US Open shakes Phil Mickelson

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US Open shakes Phil Mickelson

Phil Mickelson, for one, was not his fun-loving self and rumour has it, it may have been his last U.S Open. Mickelson returned to the location of debatably his worst US Open nightmare 14 years ago, when he held a one-shot lead on the 72nd tee, carved his drive, ran up a double-bogey six and gifted the title to Geoff Ogilvy.

His dream of atonement was looking possible for a moment when he recovered from poor drives to birdie his first two holes, but spraying his ball to all parts of Winged Foot soon lead to unavoidable costs, even causing Mickelson to say he would not accept a special invite to future U.S Opens.

Over his next 34 holes, Mickelson made only one more birdie, and rounds of 79 and 74 were seven too many to be around for the weekend. This defeat could mark his final round in the one major to evade his collection. "I enjoy the challenge this course provides," Mickelson said.

"I'm disappointed I didn't play better." The ferociously proud 50-year-old maintained earlier this year that he would turn down any future special invitations he would regard as "sympathy invites", vowing to have another crack only if he qualified on merit.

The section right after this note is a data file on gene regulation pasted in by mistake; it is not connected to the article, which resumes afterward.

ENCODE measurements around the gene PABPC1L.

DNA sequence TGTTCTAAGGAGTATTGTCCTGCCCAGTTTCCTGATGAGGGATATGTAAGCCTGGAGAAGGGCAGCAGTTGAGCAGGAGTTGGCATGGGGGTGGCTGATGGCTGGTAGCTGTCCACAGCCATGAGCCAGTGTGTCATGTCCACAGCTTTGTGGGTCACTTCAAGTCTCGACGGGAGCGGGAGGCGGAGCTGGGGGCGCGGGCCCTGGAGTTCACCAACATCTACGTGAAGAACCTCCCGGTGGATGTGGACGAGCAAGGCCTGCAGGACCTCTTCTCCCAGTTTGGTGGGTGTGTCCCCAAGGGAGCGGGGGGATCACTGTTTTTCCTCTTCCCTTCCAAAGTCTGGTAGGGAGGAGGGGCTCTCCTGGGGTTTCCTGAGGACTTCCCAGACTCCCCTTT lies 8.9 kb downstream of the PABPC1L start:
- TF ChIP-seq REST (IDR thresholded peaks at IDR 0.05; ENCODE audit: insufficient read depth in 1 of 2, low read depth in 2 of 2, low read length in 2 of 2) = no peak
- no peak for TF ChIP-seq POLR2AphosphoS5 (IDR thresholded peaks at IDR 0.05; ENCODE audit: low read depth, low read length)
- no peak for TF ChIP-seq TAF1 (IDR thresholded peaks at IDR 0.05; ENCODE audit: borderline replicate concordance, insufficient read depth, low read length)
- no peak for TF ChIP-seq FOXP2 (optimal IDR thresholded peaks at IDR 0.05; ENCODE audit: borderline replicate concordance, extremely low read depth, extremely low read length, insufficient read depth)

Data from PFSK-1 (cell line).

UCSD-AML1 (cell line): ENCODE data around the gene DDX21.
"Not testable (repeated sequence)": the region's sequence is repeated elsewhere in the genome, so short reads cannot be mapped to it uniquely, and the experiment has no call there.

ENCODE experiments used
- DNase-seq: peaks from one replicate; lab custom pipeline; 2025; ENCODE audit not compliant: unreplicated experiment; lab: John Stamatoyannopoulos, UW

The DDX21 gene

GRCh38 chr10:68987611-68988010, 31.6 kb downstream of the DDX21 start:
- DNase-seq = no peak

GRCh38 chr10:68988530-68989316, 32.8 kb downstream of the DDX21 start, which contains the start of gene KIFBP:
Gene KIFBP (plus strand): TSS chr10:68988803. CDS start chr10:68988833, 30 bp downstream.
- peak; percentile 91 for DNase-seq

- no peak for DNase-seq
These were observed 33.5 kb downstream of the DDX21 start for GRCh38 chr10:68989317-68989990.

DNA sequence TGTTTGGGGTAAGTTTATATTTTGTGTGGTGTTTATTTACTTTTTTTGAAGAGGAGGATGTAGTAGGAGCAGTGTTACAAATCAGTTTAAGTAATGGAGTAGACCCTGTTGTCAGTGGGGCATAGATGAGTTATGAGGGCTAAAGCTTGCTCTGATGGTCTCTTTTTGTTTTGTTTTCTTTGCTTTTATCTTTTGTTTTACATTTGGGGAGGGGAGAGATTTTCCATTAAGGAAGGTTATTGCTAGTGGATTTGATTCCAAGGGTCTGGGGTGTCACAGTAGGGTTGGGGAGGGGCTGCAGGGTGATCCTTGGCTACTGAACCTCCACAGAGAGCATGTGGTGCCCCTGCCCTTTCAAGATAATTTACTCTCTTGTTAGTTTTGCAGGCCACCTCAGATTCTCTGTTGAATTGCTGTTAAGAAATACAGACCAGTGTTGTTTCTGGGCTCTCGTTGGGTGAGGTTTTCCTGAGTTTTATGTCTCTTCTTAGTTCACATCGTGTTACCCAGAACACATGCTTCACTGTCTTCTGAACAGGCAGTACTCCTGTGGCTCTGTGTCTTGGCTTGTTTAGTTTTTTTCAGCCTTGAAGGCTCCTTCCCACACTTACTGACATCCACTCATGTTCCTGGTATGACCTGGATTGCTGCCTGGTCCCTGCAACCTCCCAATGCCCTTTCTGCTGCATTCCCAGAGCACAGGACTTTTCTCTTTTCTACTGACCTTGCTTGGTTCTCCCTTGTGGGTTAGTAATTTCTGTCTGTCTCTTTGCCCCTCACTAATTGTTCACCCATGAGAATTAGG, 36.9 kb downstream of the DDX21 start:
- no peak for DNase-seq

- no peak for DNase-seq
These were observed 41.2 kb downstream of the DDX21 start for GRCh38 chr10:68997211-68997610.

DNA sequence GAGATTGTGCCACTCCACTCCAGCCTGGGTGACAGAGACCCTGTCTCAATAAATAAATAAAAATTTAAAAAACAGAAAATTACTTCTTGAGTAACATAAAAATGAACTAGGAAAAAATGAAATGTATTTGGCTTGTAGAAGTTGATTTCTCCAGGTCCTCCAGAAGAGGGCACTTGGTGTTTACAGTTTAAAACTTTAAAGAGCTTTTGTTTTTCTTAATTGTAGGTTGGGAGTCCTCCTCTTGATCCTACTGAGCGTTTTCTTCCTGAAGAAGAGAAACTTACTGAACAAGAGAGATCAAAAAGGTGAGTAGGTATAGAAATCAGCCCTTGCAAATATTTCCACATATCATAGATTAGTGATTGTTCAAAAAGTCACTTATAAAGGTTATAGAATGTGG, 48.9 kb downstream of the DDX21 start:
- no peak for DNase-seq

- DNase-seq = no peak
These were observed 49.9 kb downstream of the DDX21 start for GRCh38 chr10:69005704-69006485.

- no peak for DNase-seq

But even if he did qualify in the next few years, there is still no guarantee Mickelson would be willing to put himself through another two gruelling days, possible four, of gouging his ball out of thick rough. Good news, though, is that Mickelson can certainly clean up on the Senior circuit, and there's no doubt he can still be a factor on some of the friendlier PGA Tour layouts.

Can Spieth claw his way back?

Another golfer who took a hit at Winged Foot, is Jordan Spieth. Spieth said after his first-round 73, "standing on a tee at the US Open and not exactly knowing where the ball is going to go is not a great feeling."

And that feeling worsened on Friday, when he carded an 81 and finished a shot behind Mickelson. This meant Spieth missed the cut in the U.S Open for the second time in the last three years and is sliding towards the wrong side of the too 100.

Of course, he's working hard - possibly harder than ever - on the practice range trying to work things out, but it's clear his confidence in all parts of his game is at an all-time low, and sinking lower - seemingly by the week.

Rory McIlroy said pre-tournament that "something would have to go seriously wrong to get into the realms of goofy golf", with Winged Foot already one of the toughest tests in world golf without the need for interference.

And, by and large, there were few complaints about the conditions from the people that mattered - the players. Of course, the fairways were narrow, the rough thick and lush and the greens quick and firm, all required elements for a true US Open.

One thing they could do little about was the sheer power of the likes of Wolff and DeChambeau, in particular, who hit only five fairways between them in round three and still managed to shoot 65 and 70 respectively.